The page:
Drury’s fortunes may be about to change. The astute independent publisher Old Street Press is releasing the first two “Grouse County” books over the coming months: the extraordinary The End of Vandalism and its sequel Hunts in Dreams, which are both set in a vividly reimagined Iowa. His reputation will be further augmented by a movie of his fourth novel The Driftless Area, whose cast includes Zooey Deschanel and Ciaran Hinds.

In other words, 2015 may at long last be Tom Drury’s year. “Awesome,” he says laconically. “If you stay around long enough then one is constantly discovered. For 20 years, people have been discovering The End of Vandalism. Whatever readership you are going to find, you begin to find it.” This slow-burn towards success has something distinctly Druryan – or is that Druryesque? – about it.

Set in the same small Iowa towns in which he grew up, The End of Vandalism doesn’t so much thrust as insinuate its greatness upon you. “There is some question like, Why is this bucket in the yard and who does it belong to?” as Drury himself puts it. “There are lots of references to dowel rod. Rural places tend to have a lot of lumber lying around, and dowel rod has always struck me as kind of humorous.”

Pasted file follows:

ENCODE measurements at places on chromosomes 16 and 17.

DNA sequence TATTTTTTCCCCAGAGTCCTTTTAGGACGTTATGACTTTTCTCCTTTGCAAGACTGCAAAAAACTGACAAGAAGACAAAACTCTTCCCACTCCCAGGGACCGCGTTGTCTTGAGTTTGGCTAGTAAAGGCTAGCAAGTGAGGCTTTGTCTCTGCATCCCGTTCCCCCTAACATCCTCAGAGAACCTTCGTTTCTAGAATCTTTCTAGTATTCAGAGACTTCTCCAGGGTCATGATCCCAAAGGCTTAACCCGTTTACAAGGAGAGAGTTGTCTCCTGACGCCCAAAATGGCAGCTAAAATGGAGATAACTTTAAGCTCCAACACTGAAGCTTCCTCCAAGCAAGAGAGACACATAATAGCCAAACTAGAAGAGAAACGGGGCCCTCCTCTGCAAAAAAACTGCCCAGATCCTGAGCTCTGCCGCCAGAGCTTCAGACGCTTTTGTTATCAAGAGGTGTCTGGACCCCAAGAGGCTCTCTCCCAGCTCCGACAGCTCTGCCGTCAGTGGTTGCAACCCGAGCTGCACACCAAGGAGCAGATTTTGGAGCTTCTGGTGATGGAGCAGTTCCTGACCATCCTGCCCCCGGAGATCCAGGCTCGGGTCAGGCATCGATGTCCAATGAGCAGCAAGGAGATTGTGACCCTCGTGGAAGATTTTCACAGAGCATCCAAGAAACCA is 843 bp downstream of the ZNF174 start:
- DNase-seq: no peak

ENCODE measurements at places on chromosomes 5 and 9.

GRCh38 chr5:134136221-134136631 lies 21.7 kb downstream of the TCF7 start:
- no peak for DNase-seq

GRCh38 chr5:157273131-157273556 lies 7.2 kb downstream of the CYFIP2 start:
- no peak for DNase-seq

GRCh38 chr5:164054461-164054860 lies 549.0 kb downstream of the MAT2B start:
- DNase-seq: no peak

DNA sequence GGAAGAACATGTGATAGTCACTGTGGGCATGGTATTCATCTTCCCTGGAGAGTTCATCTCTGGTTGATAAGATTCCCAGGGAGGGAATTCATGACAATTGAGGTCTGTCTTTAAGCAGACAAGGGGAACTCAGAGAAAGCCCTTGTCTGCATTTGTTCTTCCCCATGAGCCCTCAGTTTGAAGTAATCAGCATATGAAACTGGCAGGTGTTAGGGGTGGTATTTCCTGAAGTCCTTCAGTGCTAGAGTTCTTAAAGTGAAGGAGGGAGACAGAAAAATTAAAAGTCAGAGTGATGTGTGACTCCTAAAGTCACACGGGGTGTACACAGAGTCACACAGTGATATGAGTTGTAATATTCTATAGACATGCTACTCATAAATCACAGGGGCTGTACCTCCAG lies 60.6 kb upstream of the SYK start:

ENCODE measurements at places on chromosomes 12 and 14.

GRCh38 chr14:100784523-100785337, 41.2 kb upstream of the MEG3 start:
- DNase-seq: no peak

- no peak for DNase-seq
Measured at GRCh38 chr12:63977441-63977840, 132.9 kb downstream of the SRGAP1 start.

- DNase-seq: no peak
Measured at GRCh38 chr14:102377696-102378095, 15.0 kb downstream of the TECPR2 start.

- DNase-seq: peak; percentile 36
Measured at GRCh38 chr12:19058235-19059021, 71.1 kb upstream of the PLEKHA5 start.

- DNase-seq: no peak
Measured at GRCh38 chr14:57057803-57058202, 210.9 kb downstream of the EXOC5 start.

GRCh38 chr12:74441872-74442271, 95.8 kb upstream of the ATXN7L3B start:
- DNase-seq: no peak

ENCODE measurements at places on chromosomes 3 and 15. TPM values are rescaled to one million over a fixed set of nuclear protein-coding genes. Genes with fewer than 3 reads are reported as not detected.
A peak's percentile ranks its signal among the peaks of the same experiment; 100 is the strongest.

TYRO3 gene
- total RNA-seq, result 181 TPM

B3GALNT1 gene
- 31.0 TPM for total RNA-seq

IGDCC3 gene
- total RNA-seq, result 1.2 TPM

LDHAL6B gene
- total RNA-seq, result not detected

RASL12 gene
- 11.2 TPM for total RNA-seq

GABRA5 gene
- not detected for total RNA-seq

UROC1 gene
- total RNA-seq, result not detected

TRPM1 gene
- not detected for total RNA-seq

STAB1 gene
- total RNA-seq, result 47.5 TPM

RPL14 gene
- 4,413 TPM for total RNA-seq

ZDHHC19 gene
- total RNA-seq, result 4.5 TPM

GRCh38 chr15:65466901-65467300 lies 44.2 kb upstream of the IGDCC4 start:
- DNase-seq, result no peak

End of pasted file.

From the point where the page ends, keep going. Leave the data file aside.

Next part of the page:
Drury’s quietly epic fiction is populated by sheriffs, farmers, drifters and eccentric retirees who encounter small-bore trouble at blood drives, local elections and town meetings. At its heart is the funny and heartbreaking relationship between Dan Norman and Louise Darling, who settle down, try to start a family and try with each seemingly undramatic day of their lives to find their place in the world. “Rather than writing about international events, I try to write about individual lives. There is elation and sadness, death and birth, love and jealousy, ­cooperation and betrayal. All the great emotional transactions that happen wherever people come together.”